Opinion

A $55 million breakthrough for all who love Pierce County parks

Bicycle riders roll over state Route 162 on a former railroad bridge between South Prairie and Orting in 2004, which was later connected to the Foothills Trail. Another connection to the East Pierce trail system will be funded by an increased park impact fee expected to pass the Pierce County Council. It will fund more than $55 million for park and trail projects over the next 15 years.
Bicycle riders roll over state Route 162 on a former railroad bridge between South Prairie and Orting in 2004, which was later connected to the Foothills Trail. Another connection to the East Pierce trail system will be funded by an increased park impact fee expected to pass the Pierce County Council. It will fund more than $55 million for park and trail projects over the next 15 years. News Tribune file photo, 2004

It’s no secret that the Pierce County parks system has been underfunded for years. Thanks to a hard-won political compromise, new funding — for much-needed new parks and park and trail expansion — is finally at hand.

Despite rapid population growth in the past 19 years, especially in the unincorporated areas of South Hill and Spanaway, the county’s budget for parks and trails has lagged.

As a result, parking lots regularly overflow at the county’s most popular parks and trailheads on sunny summer weekends. Properties the county has already acquired for potential new parks sit undeveloped. Meanwhile, the population in unincorporated parts of Pierce County is expected to grow 15 percent by 2030.

For decades Pierce County has failed to fully utilize an important funding source for parks and recreational facilities: impact fees on new home construction.

The county’s parks current fee of $385 is the lowest among the region’s urban counties. The cities of Puyallup, University Place and Bonney Lake already collect park impact fees ranging from $1,000 to $3,000.

The county has in effect left $16 million of potential funding for parks on the table — potential fees that could have built new parks and trails in suburban communities.

Last year the parks department proposed an updated fee similar to those in surrounding cities. The County Council responded by asking the department to organize a working group of builders, Realtors and park advocates to tackle the issue. The homebuilders pressed to ensure that plans for new park facilities would match the needs of new-home buyers in fast-growing areas.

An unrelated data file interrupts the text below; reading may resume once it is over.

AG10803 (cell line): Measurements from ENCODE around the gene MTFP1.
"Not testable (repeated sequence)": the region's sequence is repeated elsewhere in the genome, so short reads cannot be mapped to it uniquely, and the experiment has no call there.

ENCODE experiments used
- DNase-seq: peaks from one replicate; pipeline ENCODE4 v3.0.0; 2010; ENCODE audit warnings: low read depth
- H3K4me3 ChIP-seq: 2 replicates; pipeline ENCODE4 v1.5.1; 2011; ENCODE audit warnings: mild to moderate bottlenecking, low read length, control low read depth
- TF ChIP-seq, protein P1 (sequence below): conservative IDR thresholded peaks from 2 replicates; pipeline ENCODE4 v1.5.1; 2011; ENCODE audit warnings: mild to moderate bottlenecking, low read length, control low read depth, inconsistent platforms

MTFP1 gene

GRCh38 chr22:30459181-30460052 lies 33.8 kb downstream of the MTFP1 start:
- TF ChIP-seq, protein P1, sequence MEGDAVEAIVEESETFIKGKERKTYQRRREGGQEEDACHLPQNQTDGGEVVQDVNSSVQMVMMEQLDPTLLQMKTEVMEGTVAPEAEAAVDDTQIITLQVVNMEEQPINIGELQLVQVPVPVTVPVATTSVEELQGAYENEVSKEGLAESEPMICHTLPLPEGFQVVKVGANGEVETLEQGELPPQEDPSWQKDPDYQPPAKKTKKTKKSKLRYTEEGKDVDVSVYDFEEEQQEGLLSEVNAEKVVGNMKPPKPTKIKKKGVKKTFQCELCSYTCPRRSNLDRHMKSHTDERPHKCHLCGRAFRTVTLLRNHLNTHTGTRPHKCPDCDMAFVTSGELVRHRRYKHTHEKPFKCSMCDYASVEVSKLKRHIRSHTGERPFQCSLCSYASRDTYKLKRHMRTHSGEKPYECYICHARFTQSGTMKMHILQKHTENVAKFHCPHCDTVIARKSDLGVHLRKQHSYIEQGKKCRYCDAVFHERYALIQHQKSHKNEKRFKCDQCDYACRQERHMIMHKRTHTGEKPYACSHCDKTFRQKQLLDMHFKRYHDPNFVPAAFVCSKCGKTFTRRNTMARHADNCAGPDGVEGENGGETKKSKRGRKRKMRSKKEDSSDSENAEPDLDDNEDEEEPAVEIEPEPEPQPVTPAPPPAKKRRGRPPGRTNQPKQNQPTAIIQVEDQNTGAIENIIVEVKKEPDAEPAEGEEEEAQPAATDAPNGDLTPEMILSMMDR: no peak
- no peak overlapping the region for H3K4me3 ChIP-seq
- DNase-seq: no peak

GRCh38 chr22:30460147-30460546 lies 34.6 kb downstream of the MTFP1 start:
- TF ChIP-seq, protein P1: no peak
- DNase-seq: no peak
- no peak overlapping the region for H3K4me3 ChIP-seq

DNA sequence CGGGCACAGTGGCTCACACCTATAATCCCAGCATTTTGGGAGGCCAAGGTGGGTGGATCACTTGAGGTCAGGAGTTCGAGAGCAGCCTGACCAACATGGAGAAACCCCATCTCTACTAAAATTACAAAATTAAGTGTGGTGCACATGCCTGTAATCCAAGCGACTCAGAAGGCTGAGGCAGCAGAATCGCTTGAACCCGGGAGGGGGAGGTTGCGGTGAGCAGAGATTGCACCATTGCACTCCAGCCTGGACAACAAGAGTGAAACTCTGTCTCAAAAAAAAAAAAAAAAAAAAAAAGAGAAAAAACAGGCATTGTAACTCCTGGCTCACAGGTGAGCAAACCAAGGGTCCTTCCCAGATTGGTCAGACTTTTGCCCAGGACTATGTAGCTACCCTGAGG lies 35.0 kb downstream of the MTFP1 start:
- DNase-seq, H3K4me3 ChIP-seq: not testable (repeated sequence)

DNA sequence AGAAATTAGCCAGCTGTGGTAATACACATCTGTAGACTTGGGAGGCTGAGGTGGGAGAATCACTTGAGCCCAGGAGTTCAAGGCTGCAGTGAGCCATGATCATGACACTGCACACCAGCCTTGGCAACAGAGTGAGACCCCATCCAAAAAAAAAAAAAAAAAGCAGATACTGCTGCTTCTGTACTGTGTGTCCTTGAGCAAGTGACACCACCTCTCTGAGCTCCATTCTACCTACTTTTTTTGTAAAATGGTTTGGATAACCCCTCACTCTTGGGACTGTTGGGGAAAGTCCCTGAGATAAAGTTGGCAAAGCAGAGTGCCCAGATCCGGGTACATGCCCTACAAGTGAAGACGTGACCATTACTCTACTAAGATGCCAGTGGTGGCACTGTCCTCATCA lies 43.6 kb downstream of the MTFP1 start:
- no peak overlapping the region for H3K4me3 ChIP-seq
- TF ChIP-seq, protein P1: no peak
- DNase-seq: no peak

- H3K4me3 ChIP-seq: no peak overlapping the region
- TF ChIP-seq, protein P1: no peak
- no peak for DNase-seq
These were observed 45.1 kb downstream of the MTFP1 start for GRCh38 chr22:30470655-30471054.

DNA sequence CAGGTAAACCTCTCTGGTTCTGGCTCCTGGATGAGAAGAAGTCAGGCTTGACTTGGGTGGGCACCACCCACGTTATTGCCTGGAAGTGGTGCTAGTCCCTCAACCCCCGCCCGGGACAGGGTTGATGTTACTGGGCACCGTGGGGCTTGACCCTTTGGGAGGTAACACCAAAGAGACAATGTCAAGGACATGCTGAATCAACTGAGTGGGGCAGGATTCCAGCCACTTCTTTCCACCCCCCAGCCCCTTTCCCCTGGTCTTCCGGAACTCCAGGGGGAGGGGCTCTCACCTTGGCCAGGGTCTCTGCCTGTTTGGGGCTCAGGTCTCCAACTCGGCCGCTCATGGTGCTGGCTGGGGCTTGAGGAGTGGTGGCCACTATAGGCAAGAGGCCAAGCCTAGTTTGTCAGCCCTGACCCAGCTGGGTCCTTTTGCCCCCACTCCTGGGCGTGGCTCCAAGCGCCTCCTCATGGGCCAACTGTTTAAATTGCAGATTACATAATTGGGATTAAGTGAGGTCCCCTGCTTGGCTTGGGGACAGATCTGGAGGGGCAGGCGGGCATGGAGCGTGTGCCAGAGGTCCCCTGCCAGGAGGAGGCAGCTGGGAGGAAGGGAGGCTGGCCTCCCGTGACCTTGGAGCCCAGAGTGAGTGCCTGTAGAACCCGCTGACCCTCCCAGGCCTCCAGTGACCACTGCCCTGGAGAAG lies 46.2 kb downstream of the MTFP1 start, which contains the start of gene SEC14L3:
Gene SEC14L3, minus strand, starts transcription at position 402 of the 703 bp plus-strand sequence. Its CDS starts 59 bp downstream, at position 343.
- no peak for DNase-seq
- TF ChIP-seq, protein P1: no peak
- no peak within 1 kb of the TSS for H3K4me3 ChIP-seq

Increasing the parks impact fee is not an easy vote for the council. Raising taxes or any fees that increase the cost of new housing is a hard sell. Given the county’s sad history with impact fees — which are based on the principle that new growth should help pay for the new infrastructure it requires — the result could have been deadlock and another inadequately low fee.

The working group met for more than 11 weeks and hammered out a consensus proposal. In the end, the group agreed on imposing a fee of $2,552, to be phased in by January 2018.

Council members are expected to approve. The new fee will generate more than $55 million for park and trail projects over the next 15 years. The highlights:

▪ About $16 million to add trails, play areas and parking lots on undeveloped park properties near Spanaway and Bonney Lake, including $6.5 million for the proposed Cross Park near Frederickson.

▪ More than $20 million for new paved recreational trails, including one connecting Tacoma to the Foothills Trail near McMillin and Orting.

▪ More than $16 million for existing parks at Lake Tapps, Sprinker and South Hill to upgrade playing fields for soccer, basketball and baseball teams where crowding now makes it hard for teams to find fields for their events.

▪ About $3 million for the PenMet and KeyPen Park districts on the west side of the Narrows.

On Oct 3, the council’s Community Development Committee will hold a hearing on the fee proposal.

In this age of polarized politics, it is rare to see a contentious fee proposal evolve into a consensus agreement. Throughout the study process, the stakeholders focused on seeking an approach that could bring people together. Without opposition, the council will find it easier to raise the fee.

The County Council deserves credit for seeking a consensus solution. When passed, this impact fee will ensure that current residents and new home buyers find more local trails and parks for their kids, more facilities for sports teams and an improved trail system connecting adjacent towns.

Kirk Kirkland represented ForeverGreen Trails on the county Parks Impact Fee Working Group. David Seago is a board member of the Foothills Rails to Trails Coalition.

  Comments